RATING: Highest Possible Rating: 4 chef hats
Senior Citizen Artists Receive Senior Citizen Artists Receive Senior Citizen Artists Receive Senior Citizen Artists Receive Senior Citizen Artists Receive Recognition at Recent Exhibit Recognition at Recent Exhibit Recognition at Recent Exhibit Recognition at Recent Exhibit Recognition at Recent Exhibit
WESTFIELD – Westfield artists Lydia Brunnelli and Phil Kass were among a group of senior citizens honored for their artwork during the Union County Senior Citizen Art Contest and Exhibit.
Union County Freeholders Linda d. Stender and Mary P. Ruotolo congratulated the winners of the contest and presented each with a Resolution during a recent board meeting.
“The County Freeholders join in praising all the artists who participated in the contest and exhibit. We are always pleasantly surprised by the diversity of artwork and the talent displayed here by the senior citizens in Union County,” said Freeholder Stender.
“This is a good example of recreational opportunities available to senior citizens in Union County,” said Freeholder Ruotolo, adding that she was happy to see so many senior citizens participating in the contest and in attendance during the meeting.
“It is so important to have a vehicle not only to create and express yourself but also to be able to share your talents with others. There is much talent in Union County as seen here,” he stated.
For more information on the Union County Senior Citizen Art Contest and Exhibit or on activities open to senior citizens, please call the Union County Division of Cultural & Heritage Affairs at (908) 5582550.
ARTISTIC HONOR… Westfield artists Lydia Brunnelli and Phil Kass were among a group of senior citizens honored for their artwork during the Union County Senior Citizen Art Contest and Exhibit. Pictured, above, left to right, are: Freeholder Linda d. Stender, Ms. Brunnelli and Mr. Kass.
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Although the apartment decor featuring the Virgin Mary was supposed to convey Mame’s desperation to depict a more “angelic” and responsible image of herself for Patrick’s trustee, Dwight Babcock, I found it to be offensive.
The massive statue and a mocking portrait with young Patrick as the Infant Jesus and Mame as Mary could have been toned down, taking people with religious beliefs into consideration. This decor change isn’t noted in the original book, “Auntie Mame” by Patrick Dennis.
The orchestra, which was positioned over the performance, swept the audience away with its highlyprofessional, topnotch renditions of Mame’s music.
A standing ovation with claps of thunderous applause for Ms. Ebersole was unanimous and welldeserved. She was the “razzledazzle butterfly” Mr. Dennis called her in his book. She graced the Paper Mill stage like a queen.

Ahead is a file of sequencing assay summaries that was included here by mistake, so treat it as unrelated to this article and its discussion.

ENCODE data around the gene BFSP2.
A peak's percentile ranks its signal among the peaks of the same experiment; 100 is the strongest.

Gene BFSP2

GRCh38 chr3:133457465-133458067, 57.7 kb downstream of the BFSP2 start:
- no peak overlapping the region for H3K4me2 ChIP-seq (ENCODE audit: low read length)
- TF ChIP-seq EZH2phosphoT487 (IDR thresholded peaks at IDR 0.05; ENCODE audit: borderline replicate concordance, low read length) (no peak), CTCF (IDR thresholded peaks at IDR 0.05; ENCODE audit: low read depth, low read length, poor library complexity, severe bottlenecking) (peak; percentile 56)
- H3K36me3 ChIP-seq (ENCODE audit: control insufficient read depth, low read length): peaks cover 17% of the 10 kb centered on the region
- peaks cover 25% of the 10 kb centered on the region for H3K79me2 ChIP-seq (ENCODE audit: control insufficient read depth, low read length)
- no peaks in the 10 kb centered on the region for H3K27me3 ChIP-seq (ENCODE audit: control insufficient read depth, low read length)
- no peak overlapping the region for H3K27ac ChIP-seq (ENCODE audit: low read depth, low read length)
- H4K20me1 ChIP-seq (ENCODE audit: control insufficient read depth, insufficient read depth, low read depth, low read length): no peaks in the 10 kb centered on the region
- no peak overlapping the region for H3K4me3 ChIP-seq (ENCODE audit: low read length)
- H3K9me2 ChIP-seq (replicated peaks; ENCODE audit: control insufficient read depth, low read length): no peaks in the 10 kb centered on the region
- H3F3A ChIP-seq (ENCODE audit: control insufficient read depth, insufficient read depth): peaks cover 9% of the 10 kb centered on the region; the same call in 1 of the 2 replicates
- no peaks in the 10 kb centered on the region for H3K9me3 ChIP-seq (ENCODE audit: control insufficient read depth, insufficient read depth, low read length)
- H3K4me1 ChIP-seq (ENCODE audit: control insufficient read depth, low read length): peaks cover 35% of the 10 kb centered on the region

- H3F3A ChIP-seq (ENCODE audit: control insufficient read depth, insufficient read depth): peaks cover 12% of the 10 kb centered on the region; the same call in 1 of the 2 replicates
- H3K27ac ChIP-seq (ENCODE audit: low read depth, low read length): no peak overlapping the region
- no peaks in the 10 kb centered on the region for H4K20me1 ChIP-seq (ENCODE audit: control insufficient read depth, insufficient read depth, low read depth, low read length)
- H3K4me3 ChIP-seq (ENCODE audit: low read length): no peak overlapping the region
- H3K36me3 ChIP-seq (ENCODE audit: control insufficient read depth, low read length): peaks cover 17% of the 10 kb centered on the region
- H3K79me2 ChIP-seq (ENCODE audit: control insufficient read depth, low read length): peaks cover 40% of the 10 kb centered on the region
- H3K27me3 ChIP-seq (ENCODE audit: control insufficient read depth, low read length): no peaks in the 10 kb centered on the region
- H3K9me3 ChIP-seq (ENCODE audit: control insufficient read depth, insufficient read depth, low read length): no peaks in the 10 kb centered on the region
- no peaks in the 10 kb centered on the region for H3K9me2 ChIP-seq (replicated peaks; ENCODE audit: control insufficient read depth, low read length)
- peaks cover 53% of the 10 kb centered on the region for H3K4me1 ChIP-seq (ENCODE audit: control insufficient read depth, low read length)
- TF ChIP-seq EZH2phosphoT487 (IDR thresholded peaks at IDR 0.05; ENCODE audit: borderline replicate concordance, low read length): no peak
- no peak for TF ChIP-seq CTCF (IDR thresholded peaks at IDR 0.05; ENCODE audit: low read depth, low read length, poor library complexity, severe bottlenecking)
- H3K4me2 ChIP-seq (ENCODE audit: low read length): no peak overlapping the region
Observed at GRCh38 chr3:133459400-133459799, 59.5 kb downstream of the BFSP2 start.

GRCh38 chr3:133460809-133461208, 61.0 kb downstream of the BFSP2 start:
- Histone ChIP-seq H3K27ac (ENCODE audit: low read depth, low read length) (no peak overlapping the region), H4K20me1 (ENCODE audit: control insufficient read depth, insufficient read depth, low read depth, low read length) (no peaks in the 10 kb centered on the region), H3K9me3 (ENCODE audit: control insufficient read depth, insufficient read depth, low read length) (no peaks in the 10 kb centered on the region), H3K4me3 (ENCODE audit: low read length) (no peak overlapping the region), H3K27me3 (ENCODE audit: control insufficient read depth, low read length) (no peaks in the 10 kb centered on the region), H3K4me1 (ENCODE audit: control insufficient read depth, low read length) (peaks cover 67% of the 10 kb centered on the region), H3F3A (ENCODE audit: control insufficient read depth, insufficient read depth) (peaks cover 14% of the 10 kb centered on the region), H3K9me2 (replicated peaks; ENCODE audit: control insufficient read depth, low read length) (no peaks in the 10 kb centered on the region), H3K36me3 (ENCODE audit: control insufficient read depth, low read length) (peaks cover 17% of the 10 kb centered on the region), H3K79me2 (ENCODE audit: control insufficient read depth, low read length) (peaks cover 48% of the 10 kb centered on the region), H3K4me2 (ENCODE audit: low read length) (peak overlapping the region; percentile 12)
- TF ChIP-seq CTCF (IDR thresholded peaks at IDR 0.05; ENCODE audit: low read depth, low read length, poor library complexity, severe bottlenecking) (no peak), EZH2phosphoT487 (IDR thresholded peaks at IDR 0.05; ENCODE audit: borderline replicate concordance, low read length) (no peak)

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MOMOTARO JAPANESE CUISINE 1425 Raritan Road, Clark, (732) 3968668
By KIM KINTER
Specially Written for The Westfield Leader and The Times
WESTFIELD — It’s hard to miss Dr. Theodore K. Schlosberg and Chris Velderman when they are playing a duet on the alphorn.
The instrument, which is 12 feet long and resembles an oversized wooden smoking pipe, fills the air with a deep mellow sound that echoes off buildings and walls.
And for two years, the pair have appeared at many Westfield area events dressed up in Swiss hats and garb, including fairs and special concerts, playing the unusual looking instrument. Now the two are in Montreaux, Switzerland honing their skills.
Dr. Schlosberg, founder and Executive Director of the New Jersey Workshop for the Arts, Inc., and Chris, a 12yearold seventh grader at Roosevelt Intermediate School in Westfield, have
been in Switzerland since September 11 studying at the Alphorn Academy of Switzerland.
They are expected to return after Saturday, September 18, when the week of study is completed.
Each day the two have been participating in a group of 12 advanced alphorn players who for four and a half hours daily have been instructed in general alphorn knowledge, playing skills, breathing techniques and various types of alphorn music, including fokloric, classical and jazz.
The two are being sponsored by Cough Drop manufacturer Ricola U. S. A., Inc., which the two have represented in New Jersey at various events.
The alphorn, also known as the alpenhorn, is a wooden trumpet used in Switzerland. It has no valves or holes to make notes and sound comes only from blowing through the singleholed mouthpiece. Different notes are made by quickly changing the position of the lips and varying the speed of air traveling through the mouthpiece.
The instrument draws interest whenever it is played. On a recent afternoon in downtown Westfield when Dr. Schlosberg was demonstrating the alphorn, nearly every passerby stopped to comment, observe or ask questions.
The ancient instrument was originally used by the herders of the Alps for calling cattle in from the mountains, and was also used for ceremonies and seasonal festivals and a way to summon people to church or war. It is Switzerland’s national instrument.